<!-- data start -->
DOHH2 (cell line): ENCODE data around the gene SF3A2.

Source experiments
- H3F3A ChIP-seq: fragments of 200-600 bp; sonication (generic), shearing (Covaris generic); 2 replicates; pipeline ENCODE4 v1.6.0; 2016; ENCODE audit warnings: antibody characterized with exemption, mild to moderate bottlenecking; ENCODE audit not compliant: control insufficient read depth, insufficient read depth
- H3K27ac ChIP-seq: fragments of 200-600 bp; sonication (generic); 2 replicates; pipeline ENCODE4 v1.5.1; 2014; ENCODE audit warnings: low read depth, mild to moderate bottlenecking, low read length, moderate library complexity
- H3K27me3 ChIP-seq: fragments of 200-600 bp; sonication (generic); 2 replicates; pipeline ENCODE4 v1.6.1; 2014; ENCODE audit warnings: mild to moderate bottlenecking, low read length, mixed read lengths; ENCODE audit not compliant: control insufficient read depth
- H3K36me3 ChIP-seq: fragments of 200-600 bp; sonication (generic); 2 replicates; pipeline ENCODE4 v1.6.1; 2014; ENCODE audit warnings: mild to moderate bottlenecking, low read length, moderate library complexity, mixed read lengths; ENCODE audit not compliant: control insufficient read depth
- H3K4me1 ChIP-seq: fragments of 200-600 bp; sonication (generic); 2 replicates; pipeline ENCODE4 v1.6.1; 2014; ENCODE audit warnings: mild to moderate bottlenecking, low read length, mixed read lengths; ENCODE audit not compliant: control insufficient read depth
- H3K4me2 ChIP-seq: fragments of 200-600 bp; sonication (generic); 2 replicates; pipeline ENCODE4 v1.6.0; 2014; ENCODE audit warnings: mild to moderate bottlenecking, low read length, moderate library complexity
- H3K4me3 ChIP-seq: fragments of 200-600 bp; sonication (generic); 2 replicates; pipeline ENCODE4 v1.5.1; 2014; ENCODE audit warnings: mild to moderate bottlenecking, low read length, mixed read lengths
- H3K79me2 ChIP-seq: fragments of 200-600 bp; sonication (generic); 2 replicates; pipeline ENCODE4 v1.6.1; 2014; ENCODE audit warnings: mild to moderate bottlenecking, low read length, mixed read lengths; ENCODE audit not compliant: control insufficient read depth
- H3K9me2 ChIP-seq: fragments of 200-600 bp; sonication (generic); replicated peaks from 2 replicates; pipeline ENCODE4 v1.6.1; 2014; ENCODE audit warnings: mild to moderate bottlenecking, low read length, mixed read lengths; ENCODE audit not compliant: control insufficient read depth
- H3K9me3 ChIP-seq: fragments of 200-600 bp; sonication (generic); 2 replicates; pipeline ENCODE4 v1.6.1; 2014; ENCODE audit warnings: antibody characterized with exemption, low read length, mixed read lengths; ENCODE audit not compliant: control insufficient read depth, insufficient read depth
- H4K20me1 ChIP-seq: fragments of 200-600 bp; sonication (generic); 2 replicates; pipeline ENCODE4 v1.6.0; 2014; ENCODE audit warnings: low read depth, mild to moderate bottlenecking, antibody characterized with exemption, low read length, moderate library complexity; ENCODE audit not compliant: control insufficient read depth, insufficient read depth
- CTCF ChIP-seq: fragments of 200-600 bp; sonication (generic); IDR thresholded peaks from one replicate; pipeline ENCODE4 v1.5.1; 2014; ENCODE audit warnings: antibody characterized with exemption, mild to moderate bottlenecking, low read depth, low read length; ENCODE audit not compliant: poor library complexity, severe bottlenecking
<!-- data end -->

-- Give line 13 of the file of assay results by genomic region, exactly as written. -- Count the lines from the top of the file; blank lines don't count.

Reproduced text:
- H4K20me1 ChIP-seq: fragments of 200-600 bp; sonication (generic); 2 replicates; pipeline ENCODE4 v1.6.0; 2014; ENCODE audit warnings: low read depth, mild to moderate bottlenecking, antibody characterized with exemption, low read length, moderate library complexity; ENCODE audit not compliant: control insufficient read depth, insufficient read depth